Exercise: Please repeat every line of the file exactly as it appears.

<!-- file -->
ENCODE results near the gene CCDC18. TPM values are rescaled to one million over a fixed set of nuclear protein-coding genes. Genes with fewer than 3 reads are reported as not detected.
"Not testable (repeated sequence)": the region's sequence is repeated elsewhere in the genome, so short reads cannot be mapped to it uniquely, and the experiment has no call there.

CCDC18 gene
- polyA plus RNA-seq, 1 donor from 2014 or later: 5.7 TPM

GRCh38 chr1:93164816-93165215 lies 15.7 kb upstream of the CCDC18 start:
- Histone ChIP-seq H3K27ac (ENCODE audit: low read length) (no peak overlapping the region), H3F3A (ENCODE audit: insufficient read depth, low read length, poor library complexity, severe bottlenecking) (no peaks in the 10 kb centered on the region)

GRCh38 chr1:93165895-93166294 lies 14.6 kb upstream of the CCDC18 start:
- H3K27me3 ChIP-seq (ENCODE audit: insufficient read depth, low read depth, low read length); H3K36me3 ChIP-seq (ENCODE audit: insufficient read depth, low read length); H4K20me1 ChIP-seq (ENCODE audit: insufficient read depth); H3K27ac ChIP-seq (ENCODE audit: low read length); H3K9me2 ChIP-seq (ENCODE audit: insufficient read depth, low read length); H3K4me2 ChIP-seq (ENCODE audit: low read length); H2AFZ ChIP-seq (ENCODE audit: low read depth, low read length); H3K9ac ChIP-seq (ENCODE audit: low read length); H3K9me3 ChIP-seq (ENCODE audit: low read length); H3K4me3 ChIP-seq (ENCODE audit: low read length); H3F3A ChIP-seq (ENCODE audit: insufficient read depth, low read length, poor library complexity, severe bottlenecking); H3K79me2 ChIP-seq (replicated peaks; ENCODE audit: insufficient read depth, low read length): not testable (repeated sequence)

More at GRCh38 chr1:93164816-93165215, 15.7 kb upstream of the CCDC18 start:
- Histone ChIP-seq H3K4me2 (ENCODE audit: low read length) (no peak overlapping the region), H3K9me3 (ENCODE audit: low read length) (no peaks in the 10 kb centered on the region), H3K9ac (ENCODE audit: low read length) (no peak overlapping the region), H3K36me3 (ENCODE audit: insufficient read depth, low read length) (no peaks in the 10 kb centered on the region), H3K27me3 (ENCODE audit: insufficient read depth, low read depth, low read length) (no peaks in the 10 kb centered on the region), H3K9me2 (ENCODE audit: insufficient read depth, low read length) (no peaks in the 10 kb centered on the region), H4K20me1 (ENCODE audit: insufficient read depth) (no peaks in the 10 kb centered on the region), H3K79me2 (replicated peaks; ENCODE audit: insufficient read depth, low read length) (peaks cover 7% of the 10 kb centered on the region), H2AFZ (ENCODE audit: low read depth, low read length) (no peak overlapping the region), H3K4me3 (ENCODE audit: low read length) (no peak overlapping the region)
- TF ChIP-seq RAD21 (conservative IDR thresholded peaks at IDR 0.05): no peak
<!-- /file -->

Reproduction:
ENCODE results near the gene CCDC18. TPM values are rescaled to one million over a fixed set of nuclear protein-coding genes. Genes with fewer than 3 reads are reported as not detected.
"Not testable (repeated sequence)": the region's sequence is repeated elsewhere in the genome, so short reads cannot be mapped to it uniquely, and the experiment has no call there.

CCDC18 gene
- polyA plus RNA-seq, 1 donor from 2014 or later: 5.7 TPM

GRCh38 chr1:93164816-93165215 lies 15.7 kb upstream of the CCDC18 start:
- Histone ChIP-seq H3K27ac (ENCODE audit: low read length) (no peak overlapping the region), H3F3A (ENCODE audit: insufficient read depth, low read length, poor library complexity, severe bottlenecking) (no peaks in the 10 kb centered on the region)

GRCh38 chr1:93165895-93166294 lies 14.6 kb upstream of the CCDC18 start:
- H3K27me3 ChIP-seq (ENCODE audit: insufficient read depth, low read depth, low read length); H3K36me3 ChIP-seq (ENCODE audit: insufficient read depth, low read length); H4K20me1 ChIP-seq (ENCODE audit: insufficient read depth); H3K27ac ChIP-seq (ENCODE audit: low read length); H3K9me2 ChIP-seq (ENCODE audit: insufficient read depth, low read length); H3K4me2 ChIP-seq (ENCODE audit: low read length); H2AFZ ChIP-seq (ENCODE audit: low read depth, low read length); H3K9ac ChIP-seq (ENCODE audit: low read length); H3K9me3 ChIP-seq (ENCODE audit: low read length); H3K4me3 ChIP-seq (ENCODE audit: low read length); H3F3A ChIP-seq (ENCODE audit: insufficient read depth, low read length, poor library complexity, severe bottlenecking); H3K79me2 ChIP-seq (replicated peaks; ENCODE audit: insufficient read depth, low read length): not testable (repeated sequence)

More at GRCh38 chr1:93164816-93165215, 15.7 kb upstream of the CCDC18 start:
- Histone ChIP-seq H3K4me2 (ENCODE audit: low read length) (no peak overlapping the region), H3K9me3 (ENCODE audit: low read length) (no peaks in the 10 kb centered on the region), H3K9ac (ENCODE audit: low read length) (no peak overlapping the region), H3K36me3 (ENCODE audit: insufficient read depth, low read length) (no peaks in the 10 kb centered on the region), H3K27me3 (ENCODE audit: insufficient read depth, low read depth, low read length) (no peaks in the 10 kb centered on the region), H3K9me2 (ENCODE audit: insufficient read depth, low read length) (no peaks in the 10 kb centered on the region), H4K20me1 (ENCODE audit: insufficient read depth) (no peaks in the 10 kb centered on the region), H3K79me2 (replicated peaks; ENCODE audit: insufficient read depth, low read length) (peaks cover 7% of the 10 kb centered on the region), H2AFZ (ENCODE audit: low read depth, low read length) (no peak overlapping the region), H3K4me3 (ENCODE audit: low read length) (no peak overlapping the region)
- TF ChIP-seq RAD21 (conservative IDR thresholded peaks at IDR 0.05): no peak